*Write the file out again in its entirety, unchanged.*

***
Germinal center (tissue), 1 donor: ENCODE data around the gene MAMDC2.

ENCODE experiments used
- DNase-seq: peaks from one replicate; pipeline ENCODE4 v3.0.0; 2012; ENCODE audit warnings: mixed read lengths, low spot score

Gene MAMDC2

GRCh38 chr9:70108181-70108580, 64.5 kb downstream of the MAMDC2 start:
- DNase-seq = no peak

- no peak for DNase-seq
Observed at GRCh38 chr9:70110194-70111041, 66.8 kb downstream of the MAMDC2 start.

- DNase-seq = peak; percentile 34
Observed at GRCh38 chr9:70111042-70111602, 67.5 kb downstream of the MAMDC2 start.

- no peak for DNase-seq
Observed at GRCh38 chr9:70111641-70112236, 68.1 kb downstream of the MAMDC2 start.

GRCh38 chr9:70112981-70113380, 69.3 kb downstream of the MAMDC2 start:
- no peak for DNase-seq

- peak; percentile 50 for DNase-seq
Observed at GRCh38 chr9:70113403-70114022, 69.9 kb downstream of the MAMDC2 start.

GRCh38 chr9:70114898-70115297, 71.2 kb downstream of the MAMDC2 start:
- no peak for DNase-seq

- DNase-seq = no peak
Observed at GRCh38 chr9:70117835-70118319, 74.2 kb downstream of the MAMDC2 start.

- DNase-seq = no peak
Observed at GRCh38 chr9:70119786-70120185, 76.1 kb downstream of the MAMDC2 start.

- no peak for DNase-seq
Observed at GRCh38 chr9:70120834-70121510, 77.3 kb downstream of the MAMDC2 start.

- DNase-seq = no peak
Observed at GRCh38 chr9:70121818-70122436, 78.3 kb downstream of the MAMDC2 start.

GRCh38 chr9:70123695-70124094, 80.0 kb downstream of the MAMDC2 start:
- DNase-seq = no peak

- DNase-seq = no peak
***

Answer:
Germinal center (tissue), 1 donor: ENCODE data around the gene MAMDC2.

ENCODE experiments used
- DNase-seq: peaks from one replicate; pipeline ENCODE4 v3.0.0; 2012; ENCODE audit warnings: mixed read lengths, low spot score

Gene MAMDC2

GRCh38 chr9:70108181-70108580, 64.5 kb downstream of the MAMDC2 start:
- DNase-seq = no peak

- no peak for DNase-seq
Observed at GRCh38 chr9:70110194-70111041, 66.8 kb downstream of the MAMDC2 start.

- DNase-seq = peak; percentile 34
Observed at GRCh38 chr9:70111042-70111602, 67.5 kb downstream of the MAMDC2 start.

- no peak for DNase-seq
Observed at GRCh38 chr9:70111641-70112236, 68.1 kb downstream of the MAMDC2 start.

GRCh38 chr9:70112981-70113380, 69.3 kb downstream of the MAMDC2 start:
- no peak for DNase-seq

- peak; percentile 50 for DNase-seq
Observed at GRCh38 chr9:70113403-70114022, 69.9 kb downstream of the MAMDC2 start.

GRCh38 chr9:70114898-70115297, 71.2 kb downstream of the MAMDC2 start:
- no peak for DNase-seq

- DNase-seq = no peak
Observed at GRCh38 chr9:70117835-70118319, 74.2 kb downstream of the MAMDC2 start.

- DNase-seq = no peak
Observed at GRCh38 chr9:70119786-70120185, 76.1 kb downstream of the MAMDC2 start.

- no peak for DNase-seq
Observed at GRCh38 chr9:70120834-70121510, 77.3 kb downstream of the MAMDC2 start.

- DNase-seq = no peak
Observed at GRCh38 chr9:70121818-70122436, 78.3 kb downstream of the MAMDC2 start.

GRCh38 chr9:70123695-70124094, 80.0 kb downstream of the MAMDC2 start:
- DNase-seq = no peak

- DNase-seq = no peak